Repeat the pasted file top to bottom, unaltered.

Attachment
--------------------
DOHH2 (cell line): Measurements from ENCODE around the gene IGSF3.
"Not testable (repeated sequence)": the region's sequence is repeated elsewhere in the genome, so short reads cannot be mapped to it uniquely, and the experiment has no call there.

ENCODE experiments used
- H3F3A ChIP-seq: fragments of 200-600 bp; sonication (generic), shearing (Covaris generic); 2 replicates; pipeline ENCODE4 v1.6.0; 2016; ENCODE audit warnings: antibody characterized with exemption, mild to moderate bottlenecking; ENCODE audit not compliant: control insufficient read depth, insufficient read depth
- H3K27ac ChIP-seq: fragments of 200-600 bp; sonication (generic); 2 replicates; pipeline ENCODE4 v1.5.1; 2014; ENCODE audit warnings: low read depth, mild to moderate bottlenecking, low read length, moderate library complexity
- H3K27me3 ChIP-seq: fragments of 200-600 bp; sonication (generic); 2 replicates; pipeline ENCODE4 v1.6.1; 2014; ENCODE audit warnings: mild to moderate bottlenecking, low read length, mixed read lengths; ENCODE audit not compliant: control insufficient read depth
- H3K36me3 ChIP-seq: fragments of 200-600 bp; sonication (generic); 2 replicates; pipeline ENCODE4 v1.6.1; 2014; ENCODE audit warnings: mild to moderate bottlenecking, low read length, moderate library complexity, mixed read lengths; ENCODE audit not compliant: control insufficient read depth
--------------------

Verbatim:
DOHH2 (cell line): Measurements from ENCODE around the gene IGSF3.
"Not testable (repeated sequence)": the region's sequence is repeated elsewhere in the genome, so short reads cannot be mapped to it uniquely, and the experiment has no call there.

ENCODE experiments used
- H3F3A ChIP-seq: fragments of 200-600 bp; sonication (generic), shearing (Covaris generic); 2 replicates; pipeline ENCODE4 v1.6.0; 2016; ENCODE audit warnings: antibody characterized with exemption, mild to moderate bottlenecking; ENCODE audit not compliant: control insufficient read depth, insufficient read depth
- H3K27ac ChIP-seq: fragments of 200-600 bp; sonication (generic); 2 replicates; pipeline ENCODE4 v1.5.1; 2014; ENCODE audit warnings: low read depth, mild to moderate bottlenecking, low read length, moderate library complexity
- H3K27me3 ChIP-seq: fragments of 200-600 bp; sonication (generic); 2 replicates; pipeline ENCODE4 v1.6.1; 2014; ENCODE audit warnings: mild to moderate bottlenecking, low read length, mixed read lengths; ENCODE audit not compliant: control insufficient read depth
- H3K36me3 ChIP-seq: fragments of 200-600 bp; sonication (generic); 2 replicates; pipeline ENCODE4 v1.6.1; 2014; ENCODE audit warnings: mild to moderate bottlenecking, low read length, moderate library complexity, mixed read lengths; ENCODE audit not compliant: control insufficient read depth